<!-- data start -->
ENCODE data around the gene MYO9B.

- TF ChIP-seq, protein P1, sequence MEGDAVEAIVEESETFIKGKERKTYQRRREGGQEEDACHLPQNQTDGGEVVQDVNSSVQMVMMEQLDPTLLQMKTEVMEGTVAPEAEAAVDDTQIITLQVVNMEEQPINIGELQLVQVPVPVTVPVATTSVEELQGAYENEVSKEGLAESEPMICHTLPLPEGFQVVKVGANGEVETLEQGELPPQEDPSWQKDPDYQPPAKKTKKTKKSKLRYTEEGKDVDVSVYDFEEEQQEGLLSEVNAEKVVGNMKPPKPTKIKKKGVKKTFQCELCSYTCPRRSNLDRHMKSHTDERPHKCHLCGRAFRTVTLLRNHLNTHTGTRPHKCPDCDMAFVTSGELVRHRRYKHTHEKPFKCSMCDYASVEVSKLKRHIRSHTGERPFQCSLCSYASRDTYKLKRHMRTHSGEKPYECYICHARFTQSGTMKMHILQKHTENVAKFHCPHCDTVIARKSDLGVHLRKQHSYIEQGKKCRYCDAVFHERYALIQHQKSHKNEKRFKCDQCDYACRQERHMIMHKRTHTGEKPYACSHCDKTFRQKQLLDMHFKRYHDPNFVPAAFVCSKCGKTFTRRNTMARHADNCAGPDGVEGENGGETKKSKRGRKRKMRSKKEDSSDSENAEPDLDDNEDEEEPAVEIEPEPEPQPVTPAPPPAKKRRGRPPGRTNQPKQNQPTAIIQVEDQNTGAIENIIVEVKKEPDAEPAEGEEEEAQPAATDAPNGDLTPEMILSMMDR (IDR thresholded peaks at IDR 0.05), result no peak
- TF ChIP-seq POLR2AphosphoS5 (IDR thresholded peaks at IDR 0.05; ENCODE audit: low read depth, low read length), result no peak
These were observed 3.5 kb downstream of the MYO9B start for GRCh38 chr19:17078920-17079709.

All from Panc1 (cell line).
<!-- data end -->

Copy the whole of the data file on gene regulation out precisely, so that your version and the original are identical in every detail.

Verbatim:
ENCODE data around the gene MYO9B.

- TF ChIP-seq, protein P1, sequence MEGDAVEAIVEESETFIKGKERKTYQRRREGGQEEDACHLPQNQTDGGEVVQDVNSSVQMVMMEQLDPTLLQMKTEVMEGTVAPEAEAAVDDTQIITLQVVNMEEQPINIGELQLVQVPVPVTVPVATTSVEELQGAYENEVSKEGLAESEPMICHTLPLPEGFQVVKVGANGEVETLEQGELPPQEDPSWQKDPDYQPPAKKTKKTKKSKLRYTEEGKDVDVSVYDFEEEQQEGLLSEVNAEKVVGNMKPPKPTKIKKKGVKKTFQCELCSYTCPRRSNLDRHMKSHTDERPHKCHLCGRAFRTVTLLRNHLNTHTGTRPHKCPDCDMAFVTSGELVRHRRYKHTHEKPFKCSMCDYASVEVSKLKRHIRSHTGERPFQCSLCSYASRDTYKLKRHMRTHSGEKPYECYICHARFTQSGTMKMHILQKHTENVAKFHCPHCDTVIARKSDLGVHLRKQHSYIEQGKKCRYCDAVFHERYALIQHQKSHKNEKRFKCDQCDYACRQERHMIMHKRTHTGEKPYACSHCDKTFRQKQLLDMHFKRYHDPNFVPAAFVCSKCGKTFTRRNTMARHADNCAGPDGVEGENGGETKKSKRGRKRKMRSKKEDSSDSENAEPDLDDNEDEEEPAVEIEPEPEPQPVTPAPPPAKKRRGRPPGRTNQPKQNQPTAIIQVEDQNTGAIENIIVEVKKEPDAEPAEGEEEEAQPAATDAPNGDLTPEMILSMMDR (IDR thresholded peaks at IDR 0.05), result no peak
- TF ChIP-seq POLR2AphosphoS5 (IDR thresholded peaks at IDR 0.05; ENCODE audit: low read depth, low read length), result no peak
These were observed 3.5 kb downstream of the MYO9B start for GRCh38 chr19:17078920-17079709.

All from Panc1 (cell line).